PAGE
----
Nephrops norvegicus, known variously as the Norway lobster, Dublin Bay prawn, langoustine or scampi, is a slim, orange-pink lobster which grows up to 25 cm (10 in) long, and is "the most important commercial crustacean in Europe". It is now the only extant species in the genus Nephrops, after several other species were moved to the closely related genus Metanephrops. It lives in the north-eastern Atlantic Ocean, and parts of the Mediterranean Sea, but is absent from the Baltic Sea and Black Sea. Adults emerge from their burrows at night to feed on worms and fish.
Porcelain crabs are decapod crustaceans in the widespread family Porcellanidae, which superficially resemble true crabs. They have flattened bodies as an adaptation for living in rock crevices. They are delicate, readily losing limbs when attacked, and use their large claws for maintaining territories. They first appeared in the Tithonian age of the Late Jurassic epoch, 145-152 million years ago.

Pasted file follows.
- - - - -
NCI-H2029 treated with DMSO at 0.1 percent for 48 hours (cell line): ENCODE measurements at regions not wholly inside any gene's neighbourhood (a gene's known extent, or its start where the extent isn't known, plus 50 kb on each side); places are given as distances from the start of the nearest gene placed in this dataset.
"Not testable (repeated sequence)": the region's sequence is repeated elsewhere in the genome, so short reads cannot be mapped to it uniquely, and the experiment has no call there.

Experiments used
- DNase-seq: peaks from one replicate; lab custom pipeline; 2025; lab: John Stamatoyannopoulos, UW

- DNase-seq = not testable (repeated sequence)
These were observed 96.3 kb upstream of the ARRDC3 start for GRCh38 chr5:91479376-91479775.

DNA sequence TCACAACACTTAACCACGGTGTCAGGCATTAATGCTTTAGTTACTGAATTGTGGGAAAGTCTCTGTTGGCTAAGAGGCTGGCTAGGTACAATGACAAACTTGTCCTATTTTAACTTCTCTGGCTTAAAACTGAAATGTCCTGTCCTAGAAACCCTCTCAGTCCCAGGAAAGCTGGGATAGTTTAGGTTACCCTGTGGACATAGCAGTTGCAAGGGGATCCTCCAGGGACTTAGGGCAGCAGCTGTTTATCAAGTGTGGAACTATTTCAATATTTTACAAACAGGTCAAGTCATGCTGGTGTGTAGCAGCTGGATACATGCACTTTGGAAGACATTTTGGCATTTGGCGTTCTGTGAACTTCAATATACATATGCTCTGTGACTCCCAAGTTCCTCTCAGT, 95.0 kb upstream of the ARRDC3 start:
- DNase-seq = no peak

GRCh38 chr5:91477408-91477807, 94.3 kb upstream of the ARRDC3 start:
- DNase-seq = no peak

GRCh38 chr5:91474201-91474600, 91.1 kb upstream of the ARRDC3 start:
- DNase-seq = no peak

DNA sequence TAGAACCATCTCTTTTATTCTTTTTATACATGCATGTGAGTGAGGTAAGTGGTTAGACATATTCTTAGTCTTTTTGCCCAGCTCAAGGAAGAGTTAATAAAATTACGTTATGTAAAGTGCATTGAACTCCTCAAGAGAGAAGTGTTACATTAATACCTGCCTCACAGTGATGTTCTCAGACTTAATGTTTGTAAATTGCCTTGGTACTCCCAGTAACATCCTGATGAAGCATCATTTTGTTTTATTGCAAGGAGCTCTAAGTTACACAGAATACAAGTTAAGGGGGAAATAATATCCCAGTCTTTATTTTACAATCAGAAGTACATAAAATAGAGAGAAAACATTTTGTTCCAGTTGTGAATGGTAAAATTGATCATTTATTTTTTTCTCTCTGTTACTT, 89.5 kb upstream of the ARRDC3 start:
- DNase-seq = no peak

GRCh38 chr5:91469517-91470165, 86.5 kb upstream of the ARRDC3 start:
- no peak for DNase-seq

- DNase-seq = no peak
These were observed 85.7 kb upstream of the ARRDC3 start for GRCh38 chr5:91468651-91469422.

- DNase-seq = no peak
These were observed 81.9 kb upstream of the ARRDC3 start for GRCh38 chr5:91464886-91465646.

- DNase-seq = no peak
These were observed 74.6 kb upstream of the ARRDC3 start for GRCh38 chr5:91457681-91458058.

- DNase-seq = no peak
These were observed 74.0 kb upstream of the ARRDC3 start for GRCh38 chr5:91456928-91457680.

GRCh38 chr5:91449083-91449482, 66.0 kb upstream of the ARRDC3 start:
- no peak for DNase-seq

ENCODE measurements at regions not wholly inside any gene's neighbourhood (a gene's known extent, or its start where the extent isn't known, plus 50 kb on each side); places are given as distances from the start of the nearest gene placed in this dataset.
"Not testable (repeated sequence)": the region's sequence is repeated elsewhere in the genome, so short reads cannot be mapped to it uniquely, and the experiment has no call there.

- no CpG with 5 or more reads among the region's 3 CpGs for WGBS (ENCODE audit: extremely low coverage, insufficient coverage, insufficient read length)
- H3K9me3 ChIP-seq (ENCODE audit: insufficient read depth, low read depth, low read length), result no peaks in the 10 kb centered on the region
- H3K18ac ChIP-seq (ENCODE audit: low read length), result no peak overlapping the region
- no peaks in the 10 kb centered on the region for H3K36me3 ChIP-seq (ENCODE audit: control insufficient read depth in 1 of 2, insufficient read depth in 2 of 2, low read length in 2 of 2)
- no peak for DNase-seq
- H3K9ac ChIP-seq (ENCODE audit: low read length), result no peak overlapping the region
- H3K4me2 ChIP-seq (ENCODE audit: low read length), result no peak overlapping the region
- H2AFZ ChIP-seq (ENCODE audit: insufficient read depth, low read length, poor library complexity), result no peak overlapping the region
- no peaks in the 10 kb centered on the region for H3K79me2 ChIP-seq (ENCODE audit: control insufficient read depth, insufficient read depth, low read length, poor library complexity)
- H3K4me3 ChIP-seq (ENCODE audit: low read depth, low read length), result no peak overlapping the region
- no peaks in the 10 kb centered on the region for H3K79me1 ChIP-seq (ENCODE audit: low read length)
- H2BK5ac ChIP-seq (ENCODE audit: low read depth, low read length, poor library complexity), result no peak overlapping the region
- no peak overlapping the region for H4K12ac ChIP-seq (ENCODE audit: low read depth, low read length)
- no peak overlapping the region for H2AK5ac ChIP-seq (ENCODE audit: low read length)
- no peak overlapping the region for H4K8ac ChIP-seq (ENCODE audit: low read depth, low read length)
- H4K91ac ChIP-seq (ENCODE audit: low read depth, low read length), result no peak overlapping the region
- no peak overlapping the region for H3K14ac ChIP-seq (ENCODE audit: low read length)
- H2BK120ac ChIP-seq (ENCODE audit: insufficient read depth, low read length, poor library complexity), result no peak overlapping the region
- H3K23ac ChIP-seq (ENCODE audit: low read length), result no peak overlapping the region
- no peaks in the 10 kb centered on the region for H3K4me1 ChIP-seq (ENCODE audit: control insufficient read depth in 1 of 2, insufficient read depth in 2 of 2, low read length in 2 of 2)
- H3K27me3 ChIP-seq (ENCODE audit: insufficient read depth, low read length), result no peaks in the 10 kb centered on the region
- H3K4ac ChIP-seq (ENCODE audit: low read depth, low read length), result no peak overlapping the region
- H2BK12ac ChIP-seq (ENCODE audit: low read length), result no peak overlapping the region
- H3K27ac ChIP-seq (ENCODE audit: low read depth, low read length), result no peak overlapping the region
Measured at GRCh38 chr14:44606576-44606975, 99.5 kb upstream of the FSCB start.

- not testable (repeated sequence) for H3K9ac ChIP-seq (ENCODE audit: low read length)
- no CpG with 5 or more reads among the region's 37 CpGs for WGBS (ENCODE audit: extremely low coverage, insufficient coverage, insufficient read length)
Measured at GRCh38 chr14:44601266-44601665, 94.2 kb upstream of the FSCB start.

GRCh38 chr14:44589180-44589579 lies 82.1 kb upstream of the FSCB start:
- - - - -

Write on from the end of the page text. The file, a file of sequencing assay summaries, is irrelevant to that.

Palinurus elephas is a commonly caught species of spiny lobster from the East Atlantic Ocean and the Mediterranean Sea. Its common names include European spiny lobster, crayfish or cray, crawfish, common spiny lobster, Mediterranean lobster and red lobster.
Acanthacaris is a genus of deep-water lobsters. It contains two species, A. caeca and A. tenuimana, and is the only genus in the subfamily Neophoberinae.
Galathea squamifera, the black squat lobster, or Montagu's plated lobster, is a species of squat lobster that lives in the north-east Atlantic Ocean and Mediterranean Sea.
Galathea is one of the largest genera of squat lobsters, containing 70 currently recognised species. Most species of Galathea live in shallow waters.